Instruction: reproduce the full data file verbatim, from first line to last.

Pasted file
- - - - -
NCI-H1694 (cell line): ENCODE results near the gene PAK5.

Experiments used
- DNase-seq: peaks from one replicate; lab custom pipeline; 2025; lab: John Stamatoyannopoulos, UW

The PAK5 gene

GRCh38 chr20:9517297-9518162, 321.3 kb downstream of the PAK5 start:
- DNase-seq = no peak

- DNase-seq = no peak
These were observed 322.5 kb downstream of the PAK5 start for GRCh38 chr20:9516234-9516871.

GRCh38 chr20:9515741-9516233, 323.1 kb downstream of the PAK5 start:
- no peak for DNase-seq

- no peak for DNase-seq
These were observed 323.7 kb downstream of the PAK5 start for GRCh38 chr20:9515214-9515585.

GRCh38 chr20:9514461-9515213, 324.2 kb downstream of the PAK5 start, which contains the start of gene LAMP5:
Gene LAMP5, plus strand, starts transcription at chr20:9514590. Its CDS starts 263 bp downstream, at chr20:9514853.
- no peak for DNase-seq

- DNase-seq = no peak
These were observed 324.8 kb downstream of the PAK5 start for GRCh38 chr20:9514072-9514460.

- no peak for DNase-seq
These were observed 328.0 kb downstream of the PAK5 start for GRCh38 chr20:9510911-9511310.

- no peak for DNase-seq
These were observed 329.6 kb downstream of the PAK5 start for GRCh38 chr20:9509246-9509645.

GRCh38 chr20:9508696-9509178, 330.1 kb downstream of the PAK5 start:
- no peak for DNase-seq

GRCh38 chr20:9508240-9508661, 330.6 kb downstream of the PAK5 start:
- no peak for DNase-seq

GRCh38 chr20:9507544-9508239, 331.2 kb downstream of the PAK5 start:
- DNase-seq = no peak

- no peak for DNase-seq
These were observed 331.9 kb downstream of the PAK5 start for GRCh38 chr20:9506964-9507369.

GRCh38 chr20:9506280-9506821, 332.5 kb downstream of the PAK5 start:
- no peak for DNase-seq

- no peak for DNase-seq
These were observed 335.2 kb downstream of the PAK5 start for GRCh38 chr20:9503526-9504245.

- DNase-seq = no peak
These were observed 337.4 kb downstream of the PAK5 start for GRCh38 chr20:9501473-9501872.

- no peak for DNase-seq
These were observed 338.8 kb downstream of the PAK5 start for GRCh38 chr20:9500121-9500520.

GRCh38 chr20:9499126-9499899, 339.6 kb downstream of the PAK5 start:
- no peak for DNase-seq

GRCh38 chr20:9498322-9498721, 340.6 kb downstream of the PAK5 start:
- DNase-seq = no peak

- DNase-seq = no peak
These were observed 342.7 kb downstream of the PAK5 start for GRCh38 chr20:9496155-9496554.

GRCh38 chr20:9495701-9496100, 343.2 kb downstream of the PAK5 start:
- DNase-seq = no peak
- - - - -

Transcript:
NCI-H1694 (cell line): ENCODE results near the gene PAK5.

Experiments used
- DNase-seq: peaks from one replicate; lab custom pipeline; 2025; lab: John Stamatoyannopoulos, UW

The PAK5 gene

GRCh38 chr20:9517297-9518162, 321.3 kb downstream of the PAK5 start:
- DNase-seq = no peak

- DNase-seq = no peak
These were observed 322.5 kb downstream of the PAK5 start for GRCh38 chr20:9516234-9516871.

GRCh38 chr20:9515741-9516233, 323.1 kb downstream of the PAK5 start:
- no peak for DNase-seq

- no peak for DNase-seq
These were observed 323.7 kb downstream of the PAK5 start for GRCh38 chr20:9515214-9515585.

GRCh38 chr20:9514461-9515213, 324.2 kb downstream of the PAK5 start, which contains the start of gene LAMP5:
Gene LAMP5, plus strand, starts transcription at chr20:9514590. Its CDS starts 263 bp downstream, at chr20:9514853.
- no peak for DNase-seq

- DNase-seq = no peak
These were observed 324.8 kb downstream of the PAK5 start for GRCh38 chr20:9514072-9514460.

- no peak for DNase-seq
These were observed 328.0 kb downstream of the PAK5 start for GRCh38 chr20:9510911-9511310.

- no peak for DNase-seq
These were observed 329.6 kb downstream of the PAK5 start for GRCh38 chr20:9509246-9509645.

GRCh38 chr20:9508696-9509178, 330.1 kb downstream of the PAK5 start:
- no peak for DNase-seq

GRCh38 chr20:9508240-9508661, 330.6 kb downstream of the PAK5 start:
- no peak for DNase-seq

GRCh38 chr20:9507544-9508239, 331.2 kb downstream of the PAK5 start:
- DNase-seq = no peak

- no peak for DNase-seq
These were observed 331.9 kb downstream of the PAK5 start for GRCh38 chr20:9506964-9507369.

GRCh38 chr20:9506280-9506821, 332.5 kb downstream of the PAK5 start:
- no peak for DNase-seq

- no peak for DNase-seq
These were observed 335.2 kb downstream of the PAK5 start for GRCh38 chr20:9503526-9504245.

- DNase-seq = no peak
These were observed 337.4 kb downstream of the PAK5 start for GRCh38 chr20:9501473-9501872.

- no peak for DNase-seq
These were observed 338.8 kb downstream of the PAK5 start for GRCh38 chr20:9500121-9500520.

GRCh38 chr20:9499126-9499899, 339.6 kb downstream of the PAK5 start:
- no peak for DNase-seq

GRCh38 chr20:9498322-9498721, 340.6 kb downstream of the PAK5 start:
- DNase-seq = no peak

- DNase-seq = no peak
These were observed 342.7 kb downstream of the PAK5 start for GRCh38 chr20:9496155-9496554.

GRCh38 chr20:9495701-9496100, 343.2 kb downstream of the PAK5 start:
- DNase-seq = no peak